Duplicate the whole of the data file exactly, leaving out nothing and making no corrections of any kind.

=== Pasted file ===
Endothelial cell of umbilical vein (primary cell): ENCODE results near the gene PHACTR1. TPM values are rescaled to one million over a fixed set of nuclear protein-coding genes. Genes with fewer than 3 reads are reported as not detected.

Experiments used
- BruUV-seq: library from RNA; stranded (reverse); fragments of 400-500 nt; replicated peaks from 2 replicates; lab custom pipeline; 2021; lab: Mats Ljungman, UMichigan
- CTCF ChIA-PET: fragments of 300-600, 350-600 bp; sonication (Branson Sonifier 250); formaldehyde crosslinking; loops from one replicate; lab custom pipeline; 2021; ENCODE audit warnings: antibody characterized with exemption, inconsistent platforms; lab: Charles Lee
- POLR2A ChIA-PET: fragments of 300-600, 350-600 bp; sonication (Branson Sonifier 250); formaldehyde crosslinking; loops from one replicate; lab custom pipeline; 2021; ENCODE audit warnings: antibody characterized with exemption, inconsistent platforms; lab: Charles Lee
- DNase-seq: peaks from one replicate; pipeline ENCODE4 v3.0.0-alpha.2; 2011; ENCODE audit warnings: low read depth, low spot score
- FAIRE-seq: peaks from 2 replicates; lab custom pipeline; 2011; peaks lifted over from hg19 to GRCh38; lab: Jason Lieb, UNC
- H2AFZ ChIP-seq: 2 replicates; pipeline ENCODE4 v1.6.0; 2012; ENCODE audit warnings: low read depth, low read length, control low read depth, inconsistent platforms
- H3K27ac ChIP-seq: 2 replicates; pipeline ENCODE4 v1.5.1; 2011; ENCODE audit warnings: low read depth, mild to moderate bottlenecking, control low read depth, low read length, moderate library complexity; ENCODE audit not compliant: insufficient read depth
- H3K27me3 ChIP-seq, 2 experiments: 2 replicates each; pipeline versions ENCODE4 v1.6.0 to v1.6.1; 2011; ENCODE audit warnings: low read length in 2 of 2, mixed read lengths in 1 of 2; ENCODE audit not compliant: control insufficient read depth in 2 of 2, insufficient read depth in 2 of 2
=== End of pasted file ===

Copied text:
Endothelial cell of umbilical vein (primary cell): ENCODE results near the gene PHACTR1. TPM values are rescaled to one million over a fixed set of nuclear protein-coding genes. Genes with fewer than 3 reads are reported as not detected.

Experiments used
- BruUV-seq: library from RNA; stranded (reverse); fragments of 400-500 nt; replicated peaks from 2 replicates; lab custom pipeline; 2021; lab: Mats Ljungman, UMichigan
- CTCF ChIA-PET: fragments of 300-600, 350-600 bp; sonication (Branson Sonifier 250); formaldehyde crosslinking; loops from one replicate; lab custom pipeline; 2021; ENCODE audit warnings: antibody characterized with exemption, inconsistent platforms; lab: Charles Lee
- POLR2A ChIA-PET: fragments of 300-600, 350-600 bp; sonication (Branson Sonifier 250); formaldehyde crosslinking; loops from one replicate; lab custom pipeline; 2021; ENCODE audit warnings: antibody characterized with exemption, inconsistent platforms; lab: Charles Lee
- DNase-seq: peaks from one replicate; pipeline ENCODE4 v3.0.0-alpha.2; 2011; ENCODE audit warnings: low read depth, low spot score
- FAIRE-seq: peaks from 2 replicates; lab custom pipeline; 2011; peaks lifted over from hg19 to GRCh38; lab: Jason Lieb, UNC
- H2AFZ ChIP-seq: 2 replicates; pipeline ENCODE4 v1.6.0; 2012; ENCODE audit warnings: low read depth, low read length, control low read depth, inconsistent platforms
- H3K27ac ChIP-seq: 2 replicates; pipeline ENCODE4 v1.5.1; 2011; ENCODE audit warnings: low read depth, mild to moderate bottlenecking, control low read depth, low read length, moderate library complexity; ENCODE audit not compliant: insufficient read depth
- H3K27me3 ChIP-seq, 2 experiments: 2 replicates each; pipeline versions ENCODE4 v1.6.0 to v1.6.1; 2011; ENCODE audit warnings: low read length in 2 of 2, mixed read lengths in 1 of 2; ENCODE audit not compliant: control insufficient read depth in 2 of 2, insufficient read depth in 2 of 2